Each year the Salvation Army counts on volunteers to make sure shut-ins share in the Thanksgiving holiday.
Nine-year old Madison Thomas was one of those volunteers.
“I feel good inside and it gives me a good feeling," says Thomas.
More than 200 volunteers showed up at the Salvation Army’s main center.
Before they were dispatched they were briefed on what to expect and given names of people they will be serving.
“It's overwhelming, the number of volunteers we've had,” says Major Richard Greene. “It's always great.”
That's because he says there are greater numbers needing the traditional feast of turkey, green beans, yams, potatoes and desert.
The Cline family of Salt Lake County has been pitching in since 1997.
“It started as a service project,” says Sarah Holland. “We wanted to do something nice and help somebody out and it’s just become part of a family tradition.”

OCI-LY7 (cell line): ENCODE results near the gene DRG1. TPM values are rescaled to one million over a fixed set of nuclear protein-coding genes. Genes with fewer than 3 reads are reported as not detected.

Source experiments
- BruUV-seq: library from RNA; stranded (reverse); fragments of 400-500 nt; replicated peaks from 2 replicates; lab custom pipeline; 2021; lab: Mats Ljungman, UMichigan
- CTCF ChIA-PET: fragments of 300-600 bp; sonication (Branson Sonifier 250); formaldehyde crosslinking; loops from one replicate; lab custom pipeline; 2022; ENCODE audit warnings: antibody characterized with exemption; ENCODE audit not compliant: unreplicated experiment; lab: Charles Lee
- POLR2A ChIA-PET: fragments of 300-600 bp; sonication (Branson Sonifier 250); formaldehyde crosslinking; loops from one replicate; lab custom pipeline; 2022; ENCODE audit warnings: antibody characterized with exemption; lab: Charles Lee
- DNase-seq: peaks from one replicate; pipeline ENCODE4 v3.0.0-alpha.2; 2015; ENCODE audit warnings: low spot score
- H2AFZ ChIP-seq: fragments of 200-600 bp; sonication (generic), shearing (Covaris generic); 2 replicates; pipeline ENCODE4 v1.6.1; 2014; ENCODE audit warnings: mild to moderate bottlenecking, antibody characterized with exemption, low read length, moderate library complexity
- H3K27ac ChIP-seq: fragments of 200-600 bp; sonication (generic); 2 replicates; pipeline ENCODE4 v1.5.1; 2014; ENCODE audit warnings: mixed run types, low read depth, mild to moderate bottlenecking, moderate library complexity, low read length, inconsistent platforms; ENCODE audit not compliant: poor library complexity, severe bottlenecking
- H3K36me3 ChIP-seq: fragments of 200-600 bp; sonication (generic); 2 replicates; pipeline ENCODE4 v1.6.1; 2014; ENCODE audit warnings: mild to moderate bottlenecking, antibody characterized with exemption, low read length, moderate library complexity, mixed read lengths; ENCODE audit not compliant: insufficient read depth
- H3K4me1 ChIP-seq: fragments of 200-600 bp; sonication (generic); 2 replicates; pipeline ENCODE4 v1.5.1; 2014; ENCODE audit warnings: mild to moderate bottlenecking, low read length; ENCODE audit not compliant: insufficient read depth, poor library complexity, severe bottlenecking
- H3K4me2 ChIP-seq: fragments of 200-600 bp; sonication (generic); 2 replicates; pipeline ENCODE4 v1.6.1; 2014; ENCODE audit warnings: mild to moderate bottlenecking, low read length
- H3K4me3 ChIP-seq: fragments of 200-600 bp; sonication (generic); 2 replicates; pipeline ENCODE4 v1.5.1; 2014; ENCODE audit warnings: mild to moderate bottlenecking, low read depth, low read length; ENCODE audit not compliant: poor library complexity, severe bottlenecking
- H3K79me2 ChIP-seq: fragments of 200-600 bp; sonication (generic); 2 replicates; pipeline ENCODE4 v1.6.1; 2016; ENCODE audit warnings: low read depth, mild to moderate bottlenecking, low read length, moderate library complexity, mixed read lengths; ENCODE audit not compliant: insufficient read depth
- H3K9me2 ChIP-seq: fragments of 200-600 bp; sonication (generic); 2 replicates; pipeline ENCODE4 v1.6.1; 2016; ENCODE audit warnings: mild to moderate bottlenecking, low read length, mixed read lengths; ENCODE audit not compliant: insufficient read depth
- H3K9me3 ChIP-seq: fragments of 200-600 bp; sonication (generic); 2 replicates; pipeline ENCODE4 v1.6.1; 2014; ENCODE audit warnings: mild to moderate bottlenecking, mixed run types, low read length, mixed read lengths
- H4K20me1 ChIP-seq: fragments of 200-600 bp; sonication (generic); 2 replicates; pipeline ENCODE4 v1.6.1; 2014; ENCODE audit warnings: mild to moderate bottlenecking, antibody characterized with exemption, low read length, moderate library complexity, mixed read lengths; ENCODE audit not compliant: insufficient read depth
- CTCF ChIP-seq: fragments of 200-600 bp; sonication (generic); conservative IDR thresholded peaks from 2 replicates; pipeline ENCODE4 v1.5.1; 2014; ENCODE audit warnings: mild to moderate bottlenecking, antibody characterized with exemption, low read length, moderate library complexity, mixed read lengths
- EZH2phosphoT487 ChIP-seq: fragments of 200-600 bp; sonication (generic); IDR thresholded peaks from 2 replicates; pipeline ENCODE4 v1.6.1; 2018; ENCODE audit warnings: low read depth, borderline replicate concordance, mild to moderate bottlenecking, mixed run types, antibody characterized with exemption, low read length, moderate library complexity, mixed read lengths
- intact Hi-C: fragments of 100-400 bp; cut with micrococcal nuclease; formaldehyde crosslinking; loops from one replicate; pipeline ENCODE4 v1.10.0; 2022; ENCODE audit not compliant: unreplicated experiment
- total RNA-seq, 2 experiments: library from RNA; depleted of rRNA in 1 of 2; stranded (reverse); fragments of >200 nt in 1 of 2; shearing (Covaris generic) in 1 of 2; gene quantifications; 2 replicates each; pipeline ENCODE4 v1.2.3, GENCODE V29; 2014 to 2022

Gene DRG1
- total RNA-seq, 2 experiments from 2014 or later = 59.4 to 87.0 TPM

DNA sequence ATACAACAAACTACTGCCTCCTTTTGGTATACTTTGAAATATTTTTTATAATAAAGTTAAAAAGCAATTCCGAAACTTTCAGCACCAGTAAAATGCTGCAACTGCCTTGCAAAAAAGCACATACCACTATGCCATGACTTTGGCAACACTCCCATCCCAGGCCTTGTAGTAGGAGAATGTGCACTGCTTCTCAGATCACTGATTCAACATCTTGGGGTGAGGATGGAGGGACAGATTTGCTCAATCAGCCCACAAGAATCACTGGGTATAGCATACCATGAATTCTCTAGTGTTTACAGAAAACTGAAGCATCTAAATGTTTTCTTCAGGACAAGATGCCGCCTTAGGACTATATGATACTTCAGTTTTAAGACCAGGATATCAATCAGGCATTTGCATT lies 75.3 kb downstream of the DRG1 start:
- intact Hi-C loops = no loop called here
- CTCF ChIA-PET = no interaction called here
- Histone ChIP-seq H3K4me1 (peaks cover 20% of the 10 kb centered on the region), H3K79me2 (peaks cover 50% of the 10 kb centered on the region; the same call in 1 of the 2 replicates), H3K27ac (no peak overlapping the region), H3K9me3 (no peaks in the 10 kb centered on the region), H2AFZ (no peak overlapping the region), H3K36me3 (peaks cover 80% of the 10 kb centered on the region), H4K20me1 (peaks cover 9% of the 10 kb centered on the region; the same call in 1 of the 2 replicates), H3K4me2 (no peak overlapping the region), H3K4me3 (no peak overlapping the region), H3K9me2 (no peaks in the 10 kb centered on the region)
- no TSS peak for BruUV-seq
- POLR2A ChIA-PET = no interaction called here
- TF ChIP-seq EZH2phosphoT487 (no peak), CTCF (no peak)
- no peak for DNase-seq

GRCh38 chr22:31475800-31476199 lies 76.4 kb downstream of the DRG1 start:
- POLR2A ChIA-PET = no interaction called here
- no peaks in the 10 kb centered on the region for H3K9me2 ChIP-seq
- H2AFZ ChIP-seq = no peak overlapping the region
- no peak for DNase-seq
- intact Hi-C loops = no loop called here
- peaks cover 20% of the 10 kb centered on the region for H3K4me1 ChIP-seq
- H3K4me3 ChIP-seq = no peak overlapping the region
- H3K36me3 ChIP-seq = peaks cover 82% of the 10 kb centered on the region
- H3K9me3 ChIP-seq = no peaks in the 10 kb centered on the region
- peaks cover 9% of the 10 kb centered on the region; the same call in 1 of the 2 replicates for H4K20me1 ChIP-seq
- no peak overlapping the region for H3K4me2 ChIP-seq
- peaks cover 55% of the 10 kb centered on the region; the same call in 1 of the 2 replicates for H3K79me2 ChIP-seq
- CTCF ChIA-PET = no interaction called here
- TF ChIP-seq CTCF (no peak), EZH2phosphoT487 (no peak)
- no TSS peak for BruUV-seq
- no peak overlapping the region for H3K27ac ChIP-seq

With names in hand, mobile volunteers lined up to make sure they get all the fixings for those who can't leave home.
The Sunderland's of Sandy picked up four boxes of food for the shut-ins on their list.
77-year old Ray Hernandez of Salt Lake City got his meal.
“This is the first time I’ve done this,” says Hernandez. “It's going to taste good … a lot better than the tacos I was going to eat."
This is the traditional start of volunteering at the Salvation Army. Major Greene says the holidays and Christmas are the biggest demand.
He says anyone interested can visit their website at www.salvationarmy.org to volunteer.